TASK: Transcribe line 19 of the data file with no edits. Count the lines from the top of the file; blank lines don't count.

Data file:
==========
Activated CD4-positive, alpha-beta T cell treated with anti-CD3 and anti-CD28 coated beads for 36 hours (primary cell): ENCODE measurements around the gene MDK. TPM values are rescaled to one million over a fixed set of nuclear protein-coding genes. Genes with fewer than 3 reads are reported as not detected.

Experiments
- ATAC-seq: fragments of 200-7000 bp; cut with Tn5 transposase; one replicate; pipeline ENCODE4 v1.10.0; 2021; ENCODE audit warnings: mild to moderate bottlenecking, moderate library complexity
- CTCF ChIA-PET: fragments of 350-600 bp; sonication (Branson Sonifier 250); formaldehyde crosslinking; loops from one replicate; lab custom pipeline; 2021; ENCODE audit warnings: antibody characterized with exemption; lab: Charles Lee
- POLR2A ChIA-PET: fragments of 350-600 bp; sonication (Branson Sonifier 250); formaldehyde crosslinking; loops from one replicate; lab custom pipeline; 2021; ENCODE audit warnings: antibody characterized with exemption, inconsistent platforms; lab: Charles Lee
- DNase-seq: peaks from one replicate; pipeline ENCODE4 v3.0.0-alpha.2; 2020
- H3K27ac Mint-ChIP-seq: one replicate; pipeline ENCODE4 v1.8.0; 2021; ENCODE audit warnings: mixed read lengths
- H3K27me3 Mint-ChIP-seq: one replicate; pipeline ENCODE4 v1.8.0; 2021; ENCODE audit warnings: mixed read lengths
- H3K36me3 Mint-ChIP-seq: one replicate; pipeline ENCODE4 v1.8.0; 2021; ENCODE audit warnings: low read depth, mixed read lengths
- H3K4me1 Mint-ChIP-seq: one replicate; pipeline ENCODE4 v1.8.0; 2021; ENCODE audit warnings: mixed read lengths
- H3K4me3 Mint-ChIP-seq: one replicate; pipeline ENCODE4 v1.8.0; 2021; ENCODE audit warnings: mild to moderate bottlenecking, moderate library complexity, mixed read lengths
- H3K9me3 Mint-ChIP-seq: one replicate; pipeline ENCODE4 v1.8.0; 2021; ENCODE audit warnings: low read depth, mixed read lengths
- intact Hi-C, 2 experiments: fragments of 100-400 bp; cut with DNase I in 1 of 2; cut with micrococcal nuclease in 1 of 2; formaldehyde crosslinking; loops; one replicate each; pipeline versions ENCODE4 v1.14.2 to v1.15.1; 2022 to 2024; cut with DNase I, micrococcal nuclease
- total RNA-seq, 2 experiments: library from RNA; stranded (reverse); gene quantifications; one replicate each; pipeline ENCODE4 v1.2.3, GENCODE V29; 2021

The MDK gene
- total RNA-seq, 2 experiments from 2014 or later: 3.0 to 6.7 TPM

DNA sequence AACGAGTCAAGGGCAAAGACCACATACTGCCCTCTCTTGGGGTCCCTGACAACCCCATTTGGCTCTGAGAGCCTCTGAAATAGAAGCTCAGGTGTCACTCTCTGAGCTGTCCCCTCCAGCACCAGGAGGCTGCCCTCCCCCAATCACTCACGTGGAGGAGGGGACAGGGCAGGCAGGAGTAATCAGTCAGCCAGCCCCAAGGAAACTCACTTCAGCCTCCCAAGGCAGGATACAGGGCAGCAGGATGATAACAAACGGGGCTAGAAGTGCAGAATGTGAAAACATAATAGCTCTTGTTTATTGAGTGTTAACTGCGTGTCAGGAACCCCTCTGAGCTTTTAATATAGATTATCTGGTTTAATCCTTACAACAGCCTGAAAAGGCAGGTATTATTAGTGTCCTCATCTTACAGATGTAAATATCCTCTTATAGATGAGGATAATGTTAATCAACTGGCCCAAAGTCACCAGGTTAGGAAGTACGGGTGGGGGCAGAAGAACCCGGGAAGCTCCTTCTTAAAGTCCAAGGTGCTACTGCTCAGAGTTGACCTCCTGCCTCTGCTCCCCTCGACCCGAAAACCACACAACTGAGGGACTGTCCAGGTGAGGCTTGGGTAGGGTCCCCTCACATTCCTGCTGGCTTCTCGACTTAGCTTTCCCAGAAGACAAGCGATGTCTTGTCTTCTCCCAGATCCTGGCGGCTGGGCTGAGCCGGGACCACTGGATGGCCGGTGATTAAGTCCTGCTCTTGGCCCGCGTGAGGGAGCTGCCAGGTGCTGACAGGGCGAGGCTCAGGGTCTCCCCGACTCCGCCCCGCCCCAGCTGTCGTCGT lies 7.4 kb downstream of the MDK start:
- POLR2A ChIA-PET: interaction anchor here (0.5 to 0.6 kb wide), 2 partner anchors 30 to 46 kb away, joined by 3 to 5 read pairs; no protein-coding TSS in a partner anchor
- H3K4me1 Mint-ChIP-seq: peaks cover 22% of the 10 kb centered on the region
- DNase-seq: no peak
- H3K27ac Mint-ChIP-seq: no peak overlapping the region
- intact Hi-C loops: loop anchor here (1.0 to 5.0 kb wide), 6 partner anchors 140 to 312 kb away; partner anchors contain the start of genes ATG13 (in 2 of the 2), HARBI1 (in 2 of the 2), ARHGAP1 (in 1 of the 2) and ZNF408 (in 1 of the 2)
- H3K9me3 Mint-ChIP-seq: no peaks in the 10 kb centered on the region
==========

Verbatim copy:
- H3K4me1 Mint-ChIP-seq: peaks cover 22% of the 10 kb centered on the region